Published on 11 December 2012
At GetApp, our primary concern is you. We are always interested in finding ways to help you optimize and innovate your small business with cloud apps.
That is why, starting today, we have an interview series with small business owners and experts. In this series, we get down to the brass tacks and interview small business owners and experts about their strategies and best business practices for technology use. The idea behind the series is to explore the use and role of technology in growing a small business.
Today, we interview Brett Snyder, small business owner and entrepreneur who started travel assistance service Cranky Concierge after getting laid off.
Travel professional Brett Snyder had few options after he was laid off. Among his assets were some severance pay, a popular blog for travelers, and several years experience in the travel industry.
Snyder wanted to combine his interests and expertise to craft a business. "I was not afraid of doing it, since I had to find a way to make a living," he says. But, he was still unclear about the details of his business.
Not long afterwards, he helped some friends, who were stuck on a trip, get back on track. The experience of helping stranded travelers gave him the idea for a new business - one in which a "concierge" would help passengers with an assortment of travel-related services across the entire value chain. This included getting the best seats, monitoring flights, arranging alternatives (in case of cancellations or delays), informing loved ones, and assisting with dispute resolution (in case of problems).
Once he had the specifics in place, Snyder immediately set to work. He refined a pricing model, developed a website, and registered an LLC. In addition, he performed test runs with people he found through Twitter. "It seemed to work well enough, so I put it live and talked about it on the blog," he said.
And, Cranky Concierge was born.
Intrigued by the concept, people signed up. With increase in business, he began hiring employees. Initially, his employees were freelancers. However, Snyder hired his first employee this year.
One of the more interesting aspects of Snyder's business is that it does not have a physical product. However, the web site's success depends largely on information such as air travel, schedules, and weather updates for travel destinations. "Without the real-time flow of information, we wouldn't be able to do what we do," says Snyder.
As such, most of Snyder's work is done online using "inexpensive or, even, free off-the-shelf products." When he started the business, Snyder kept costs low and did not invest in much technology. "I just had to pay for web hosting and some business cards," he says. Using his knowledge of HTML and CSS, he custom-built a business website for himself. He also invested in development of "primitive tools" to facilitate the business. "However, they aren't being used anymore," he says.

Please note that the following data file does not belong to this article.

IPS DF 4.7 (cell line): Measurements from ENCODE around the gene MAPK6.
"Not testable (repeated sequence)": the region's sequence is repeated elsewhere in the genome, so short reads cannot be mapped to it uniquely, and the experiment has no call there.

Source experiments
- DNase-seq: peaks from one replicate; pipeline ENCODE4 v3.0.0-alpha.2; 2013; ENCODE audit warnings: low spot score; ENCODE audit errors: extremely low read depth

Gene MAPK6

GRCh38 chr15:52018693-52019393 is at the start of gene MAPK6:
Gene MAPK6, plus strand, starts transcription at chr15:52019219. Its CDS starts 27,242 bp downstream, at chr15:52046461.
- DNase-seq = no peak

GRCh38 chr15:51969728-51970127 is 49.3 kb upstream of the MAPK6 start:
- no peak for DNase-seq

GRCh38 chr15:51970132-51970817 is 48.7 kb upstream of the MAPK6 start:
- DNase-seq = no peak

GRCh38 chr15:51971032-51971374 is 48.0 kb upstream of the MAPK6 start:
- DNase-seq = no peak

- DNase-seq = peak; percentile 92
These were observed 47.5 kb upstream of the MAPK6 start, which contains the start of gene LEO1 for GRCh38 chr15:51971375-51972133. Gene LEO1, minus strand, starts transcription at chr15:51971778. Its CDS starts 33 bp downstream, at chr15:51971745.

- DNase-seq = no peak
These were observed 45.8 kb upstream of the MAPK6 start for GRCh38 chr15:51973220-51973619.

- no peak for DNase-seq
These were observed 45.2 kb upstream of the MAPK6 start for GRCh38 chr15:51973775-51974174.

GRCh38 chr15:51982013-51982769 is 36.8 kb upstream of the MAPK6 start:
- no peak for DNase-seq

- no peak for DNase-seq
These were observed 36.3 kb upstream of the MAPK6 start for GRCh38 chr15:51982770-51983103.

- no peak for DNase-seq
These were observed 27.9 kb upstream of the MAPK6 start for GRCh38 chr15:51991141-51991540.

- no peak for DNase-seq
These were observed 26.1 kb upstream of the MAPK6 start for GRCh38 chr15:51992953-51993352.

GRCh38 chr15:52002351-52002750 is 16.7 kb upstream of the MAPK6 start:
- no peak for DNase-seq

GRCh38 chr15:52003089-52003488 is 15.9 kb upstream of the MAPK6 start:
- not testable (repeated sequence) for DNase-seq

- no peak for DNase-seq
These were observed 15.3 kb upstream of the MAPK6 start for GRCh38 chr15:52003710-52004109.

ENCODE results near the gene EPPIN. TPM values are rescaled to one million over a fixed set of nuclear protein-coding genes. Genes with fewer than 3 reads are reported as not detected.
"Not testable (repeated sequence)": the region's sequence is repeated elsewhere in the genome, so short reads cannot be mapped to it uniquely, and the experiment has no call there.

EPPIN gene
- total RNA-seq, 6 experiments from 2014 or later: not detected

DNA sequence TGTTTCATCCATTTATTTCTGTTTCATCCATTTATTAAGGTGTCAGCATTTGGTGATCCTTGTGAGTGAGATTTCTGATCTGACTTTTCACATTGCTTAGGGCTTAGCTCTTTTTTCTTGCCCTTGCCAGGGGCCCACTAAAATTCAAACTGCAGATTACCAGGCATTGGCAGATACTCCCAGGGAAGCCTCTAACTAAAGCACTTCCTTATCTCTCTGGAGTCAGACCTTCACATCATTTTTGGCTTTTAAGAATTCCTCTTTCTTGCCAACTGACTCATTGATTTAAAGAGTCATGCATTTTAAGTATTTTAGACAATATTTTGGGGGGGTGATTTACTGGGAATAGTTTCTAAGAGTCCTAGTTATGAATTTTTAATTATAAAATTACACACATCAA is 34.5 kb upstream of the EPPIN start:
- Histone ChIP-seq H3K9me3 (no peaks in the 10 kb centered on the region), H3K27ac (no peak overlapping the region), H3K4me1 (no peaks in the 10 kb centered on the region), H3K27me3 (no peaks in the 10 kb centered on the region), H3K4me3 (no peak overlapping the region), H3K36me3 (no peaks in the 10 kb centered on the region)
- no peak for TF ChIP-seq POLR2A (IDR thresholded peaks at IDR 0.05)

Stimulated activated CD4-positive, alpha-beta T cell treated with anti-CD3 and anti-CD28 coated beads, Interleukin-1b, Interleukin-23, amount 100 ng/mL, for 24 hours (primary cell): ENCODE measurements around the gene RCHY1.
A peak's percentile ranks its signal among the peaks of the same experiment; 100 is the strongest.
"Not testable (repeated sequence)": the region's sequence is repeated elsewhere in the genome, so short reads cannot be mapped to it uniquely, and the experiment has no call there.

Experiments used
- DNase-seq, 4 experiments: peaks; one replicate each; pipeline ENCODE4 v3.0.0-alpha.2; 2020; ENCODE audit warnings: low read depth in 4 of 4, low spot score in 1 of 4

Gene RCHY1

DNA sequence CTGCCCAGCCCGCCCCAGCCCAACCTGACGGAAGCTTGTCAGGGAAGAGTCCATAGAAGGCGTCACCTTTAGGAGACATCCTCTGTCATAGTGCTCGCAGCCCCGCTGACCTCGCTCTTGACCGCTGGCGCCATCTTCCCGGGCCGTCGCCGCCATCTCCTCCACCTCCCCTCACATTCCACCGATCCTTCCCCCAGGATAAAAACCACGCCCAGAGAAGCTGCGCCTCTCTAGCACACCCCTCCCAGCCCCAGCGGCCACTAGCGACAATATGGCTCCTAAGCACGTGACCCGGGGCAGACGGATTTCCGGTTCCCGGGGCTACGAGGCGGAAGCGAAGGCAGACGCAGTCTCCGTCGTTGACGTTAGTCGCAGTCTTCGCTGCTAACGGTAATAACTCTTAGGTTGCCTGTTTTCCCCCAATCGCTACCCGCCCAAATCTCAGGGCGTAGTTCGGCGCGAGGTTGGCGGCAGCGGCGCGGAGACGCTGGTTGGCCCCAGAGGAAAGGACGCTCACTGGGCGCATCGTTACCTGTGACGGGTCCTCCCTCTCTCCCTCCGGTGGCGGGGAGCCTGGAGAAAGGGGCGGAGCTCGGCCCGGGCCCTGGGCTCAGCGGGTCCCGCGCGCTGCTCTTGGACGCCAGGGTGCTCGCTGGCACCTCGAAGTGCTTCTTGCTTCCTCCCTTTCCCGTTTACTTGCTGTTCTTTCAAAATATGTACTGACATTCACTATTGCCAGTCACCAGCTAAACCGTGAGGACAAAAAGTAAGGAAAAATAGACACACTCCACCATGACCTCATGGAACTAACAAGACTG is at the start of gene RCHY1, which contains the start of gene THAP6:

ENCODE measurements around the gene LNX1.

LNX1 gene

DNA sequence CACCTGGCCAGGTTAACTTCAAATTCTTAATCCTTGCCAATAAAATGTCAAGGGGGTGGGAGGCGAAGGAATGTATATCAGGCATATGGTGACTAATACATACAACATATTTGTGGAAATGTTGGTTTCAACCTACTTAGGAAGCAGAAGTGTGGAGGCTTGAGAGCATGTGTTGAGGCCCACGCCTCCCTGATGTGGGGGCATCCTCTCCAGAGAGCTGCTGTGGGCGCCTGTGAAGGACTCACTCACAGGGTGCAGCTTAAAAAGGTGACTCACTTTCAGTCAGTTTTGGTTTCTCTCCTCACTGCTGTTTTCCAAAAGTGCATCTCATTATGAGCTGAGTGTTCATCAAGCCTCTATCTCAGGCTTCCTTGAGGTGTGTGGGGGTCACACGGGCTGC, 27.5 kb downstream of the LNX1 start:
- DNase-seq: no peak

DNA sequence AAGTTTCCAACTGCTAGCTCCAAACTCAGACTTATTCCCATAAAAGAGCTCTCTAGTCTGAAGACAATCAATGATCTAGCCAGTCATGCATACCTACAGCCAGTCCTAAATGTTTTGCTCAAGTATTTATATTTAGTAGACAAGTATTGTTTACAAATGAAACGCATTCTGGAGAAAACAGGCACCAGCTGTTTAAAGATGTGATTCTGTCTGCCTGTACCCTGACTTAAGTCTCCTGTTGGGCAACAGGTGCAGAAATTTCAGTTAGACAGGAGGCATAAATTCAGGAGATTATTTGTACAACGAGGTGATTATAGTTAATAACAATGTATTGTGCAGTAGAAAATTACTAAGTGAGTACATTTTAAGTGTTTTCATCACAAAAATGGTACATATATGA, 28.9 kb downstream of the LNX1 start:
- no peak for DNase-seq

This is not to say that Snyder is not interested in technology. "I do have ideas of what I'd like to do with technology to grow the business," he says. Those ideas are beginning to crystallize now that there is a slight up tick in revenue.
Still, he says technology accounts for a tiny percentage of the total budget. This is because the essence of Snyder's business is a "human" concierge. "Often, the best customer experience comes from us having the same concierges work with the same clients over and over again," he says. "They learn what each client likes every time they follow them."
Currently, Snyder's business mainly uses three SaaS systems: one for planning travel itineraries, another for travel (and seat) information, and, finally, the Google Apps suite for collaboration. "In fact, if it weren't for Sabre, our travel agency software, which is fairly backwards and not even close to being web-based, we wouldn't be dependent upon a hard drive," he says.
This quote underlines Snyder's approach to SaaS apps and small business. "The ability to work on any computer anywhere without having to worry about bringing software with us is so freeing," he says.
Currently, Snyder is evaluating SaaS tools for customer relationship management. "It sounds funny but we use email as our best tool for CRM right now," he says. "All emails copy a central address; so we can look up that customer history very easily that way." However, Snyder is on the lookout for a structured solution, one that enables information search, retrieval, and dissemination easily. An added benefit to such as a solution is knowledge management. "If a concierge leaves, we won't miss a beat," he says.
For those who are interested in starting a small business or are already running a small business, Snyder has some advice. "Just focus on what's critical to the business and you can fix everything else later," he says.
As far as technology is concerned, he is in favor of mobility. "When it comes to technology, there is nothing better than being able to work from anywhere in the world," he says. "Do what you can to make sure that you don't get tied down to a single machine."